Most NFL prospects use the months between the end of their college seasons and the NFL draft to hone their skills and train for combine events like the 40-yard dash and three-cone drills. 

Jack Driscoll used that time to learn a new position. 

The Eagles’ fourth-round pick out of Auburn already had some versatility, starting at right tackle for the Tigers and previously playing some left guard at UMass. But then he added more. At the advice of his college coaches, Driscoll added center to his resume. 

“I just told him when you’re at home and you ain’t got nothing to do, you gotta get the ball and snap it, start working on snapping,” Auburn offensive analyst and former NFL offensive lineman Kendall Simmons said to NBC Sports Philadelphia last week. 

Driscoll listened. 

Auburn was one of just a few schools to sneak in their pro day before they were all shut down because of the COVID-19 and it’s a good thing. Because while Driscoll stood on his very impressive numbers from the combine — he ran a 5.02 in the 40! — he used the March 6 pro day to do position drills. 

And, yes, he showed off his new skill.

“When I saw him at the pro day snapping the ball, it looked so natural to him,” Simmons said. “I’m not telling you this just to pump him up: it was amazing to me to watch him do it because it didn’t look awkward. It didn’t look like he hadn’t done it before. His snaps were right on point. He was snapping and pulling, he was moving. I was like, ‘Dang, Jack! You’ve been working, huh?’”


Yeah, he had been working on it. Driscoll was proud of what he accomplished in just a couple months. Even if he never plays center in the NFL, he understood that adding an ounce more of value wouldn’t hurt his quest to be drafted. 

The Eagles are a team that has historically valued versatility in their offensive linemen. In fact, it’s almost mandatory for their reserve linemen. 

“I wanted to create the most value I could and show a team that I'm worthy of one of their draft picks,” Driscoll said shortly after the Eagles drafted him. “That's why I said I worked really hard on the center position and snapping and just making sure I got it down.”

Now on the coaching staff at Auburn, Simmons had an eight-year NFL career and has some friends who are NFL scouts. He approached them about Driscoll and while the scouts thought Driscoll could play tackle in the NFL, they projected him as an interior lineman long-term. Armed with that information, Simmons brought it to Driscoll knowing the draft hopeful would take it the right way.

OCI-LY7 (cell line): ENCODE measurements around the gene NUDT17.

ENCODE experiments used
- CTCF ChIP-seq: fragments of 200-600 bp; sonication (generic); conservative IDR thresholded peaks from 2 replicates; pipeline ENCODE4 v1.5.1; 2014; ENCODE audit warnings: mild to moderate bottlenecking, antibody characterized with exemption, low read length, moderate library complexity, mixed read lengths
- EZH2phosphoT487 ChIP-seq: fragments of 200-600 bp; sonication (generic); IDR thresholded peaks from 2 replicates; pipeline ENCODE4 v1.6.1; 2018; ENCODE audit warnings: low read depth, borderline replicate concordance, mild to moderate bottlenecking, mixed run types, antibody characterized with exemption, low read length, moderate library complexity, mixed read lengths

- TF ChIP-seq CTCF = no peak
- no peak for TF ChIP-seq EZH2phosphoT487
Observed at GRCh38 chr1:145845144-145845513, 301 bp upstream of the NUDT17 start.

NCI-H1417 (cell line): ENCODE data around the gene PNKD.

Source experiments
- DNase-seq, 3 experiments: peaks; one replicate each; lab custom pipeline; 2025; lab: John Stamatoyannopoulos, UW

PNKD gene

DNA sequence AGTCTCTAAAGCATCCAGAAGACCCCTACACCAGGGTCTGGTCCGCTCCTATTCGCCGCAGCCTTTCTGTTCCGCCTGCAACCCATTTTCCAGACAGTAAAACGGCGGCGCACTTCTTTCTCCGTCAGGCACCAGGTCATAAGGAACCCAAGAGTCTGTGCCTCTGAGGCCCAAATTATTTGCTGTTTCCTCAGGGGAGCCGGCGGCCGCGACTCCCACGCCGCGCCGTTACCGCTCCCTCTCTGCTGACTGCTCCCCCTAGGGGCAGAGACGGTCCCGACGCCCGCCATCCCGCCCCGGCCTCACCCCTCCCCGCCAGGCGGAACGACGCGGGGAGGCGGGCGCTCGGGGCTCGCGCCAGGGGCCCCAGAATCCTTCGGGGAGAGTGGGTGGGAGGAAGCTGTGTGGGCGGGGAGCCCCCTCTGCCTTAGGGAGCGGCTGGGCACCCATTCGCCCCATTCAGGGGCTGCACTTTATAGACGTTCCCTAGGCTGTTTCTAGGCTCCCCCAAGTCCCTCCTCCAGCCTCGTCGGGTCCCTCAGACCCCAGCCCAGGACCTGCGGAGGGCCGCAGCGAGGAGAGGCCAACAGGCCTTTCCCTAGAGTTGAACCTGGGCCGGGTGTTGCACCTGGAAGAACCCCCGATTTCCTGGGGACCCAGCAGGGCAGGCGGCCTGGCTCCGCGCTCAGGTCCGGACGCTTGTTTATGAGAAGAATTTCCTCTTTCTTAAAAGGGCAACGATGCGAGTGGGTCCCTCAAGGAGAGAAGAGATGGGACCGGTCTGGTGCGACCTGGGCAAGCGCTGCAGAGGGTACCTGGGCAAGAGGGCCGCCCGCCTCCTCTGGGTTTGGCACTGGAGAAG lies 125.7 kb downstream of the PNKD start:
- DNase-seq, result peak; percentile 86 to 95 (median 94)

Driscoll’s ability to adapt and his penchant for soaking up information and advice from his coaches is something that Simmons said is special about the Eagles’ rookie. Simmons said he had never been around a young player like Driscoll before joining the Auburn staff. 

“He soaked it up like a sponge,” Simmons said. “I knew I could tell Jack that and he wasn’t going to turn his nose up or be arrogant about it, ‘oh this is who I am.’ Jack wants to be successful in life, period. So whatever it takes for him at that point at time, he’s going to do whatever he needs to do to be successful. That’s why he’s one of those guys, if he can stay healthy, he will play a long time because of his ability to adapt.”

When the Eagles drafted Driscoll (6-5, 306) they listed him as a tackle, so that’s probably where he’ll start his NFL career, at the position where he has the most experience. But like many evaluators in the league, Simmons thinks that, ultimately, Driscoll will end up as an interior lineman long-term. 

Simmons was the 30th overall pick in the 2002 draft and after playing tackle at Auburn became a starter in the NFL at right guard. He started 90 total games at right guard from 2002-2009, including Super Bowl XL, when the Steelers took down the Seahawks 21-10. So Simmons shares his story of versatility with his players, including Driscoll.

Some players don’t want to hear it. They stubbornly think they’re good enough at the position they already play and choose to ignore the wise advice. 


Others learn a new position in a couple months. 

“He’s that guy,” Simmons said. “That’s what y’all have right now. I honestly think if [Driscoll] stays healthy, he will be a very valuable lineman for a long time.” 

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